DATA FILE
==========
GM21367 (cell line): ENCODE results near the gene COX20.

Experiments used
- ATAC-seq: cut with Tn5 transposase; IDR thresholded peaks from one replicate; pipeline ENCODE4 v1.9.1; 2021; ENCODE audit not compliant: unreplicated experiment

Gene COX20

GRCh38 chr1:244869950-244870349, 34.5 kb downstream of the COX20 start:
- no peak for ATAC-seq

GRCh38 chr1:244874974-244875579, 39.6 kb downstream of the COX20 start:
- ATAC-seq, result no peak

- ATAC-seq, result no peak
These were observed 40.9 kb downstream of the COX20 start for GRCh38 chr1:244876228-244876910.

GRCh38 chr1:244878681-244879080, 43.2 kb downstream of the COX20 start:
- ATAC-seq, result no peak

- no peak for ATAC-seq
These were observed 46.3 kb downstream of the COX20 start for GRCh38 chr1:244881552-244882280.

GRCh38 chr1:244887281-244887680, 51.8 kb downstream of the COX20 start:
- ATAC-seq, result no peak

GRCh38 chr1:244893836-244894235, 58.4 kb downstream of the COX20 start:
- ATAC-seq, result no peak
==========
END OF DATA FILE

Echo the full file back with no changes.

GM21367 (cell line): ENCODE results near the gene COX20.

Experiments used
- ATAC-seq: cut with Tn5 transposase; IDR thresholded peaks from one replicate; pipeline ENCODE4 v1.9.1; 2021; ENCODE audit not compliant: unreplicated experiment

Gene COX20

GRCh38 chr1:244869950-244870349, 34.5 kb downstream of the COX20 start:
- no peak for ATAC-seq

GRCh38 chr1:244874974-244875579, 39.6 kb downstream of the COX20 start:
- ATAC-seq, result no peak

- ATAC-seq, result no peak
These were observed 40.9 kb downstream of the COX20 start for GRCh38 chr1:244876228-244876910.

GRCh38 chr1:244878681-244879080, 43.2 kb downstream of the COX20 start:
- ATAC-seq, result no peak

- no peak for ATAC-seq
These were observed 46.3 kb downstream of the COX20 start for GRCh38 chr1:244881552-244882280.

GRCh38 chr1:244887281-244887680, 51.8 kb downstream of the COX20 start:
- ATAC-seq, result no peak

GRCh38 chr1:244893836-244894235, 58.4 kb downstream of the COX20 start:
- ATAC-seq, result no peak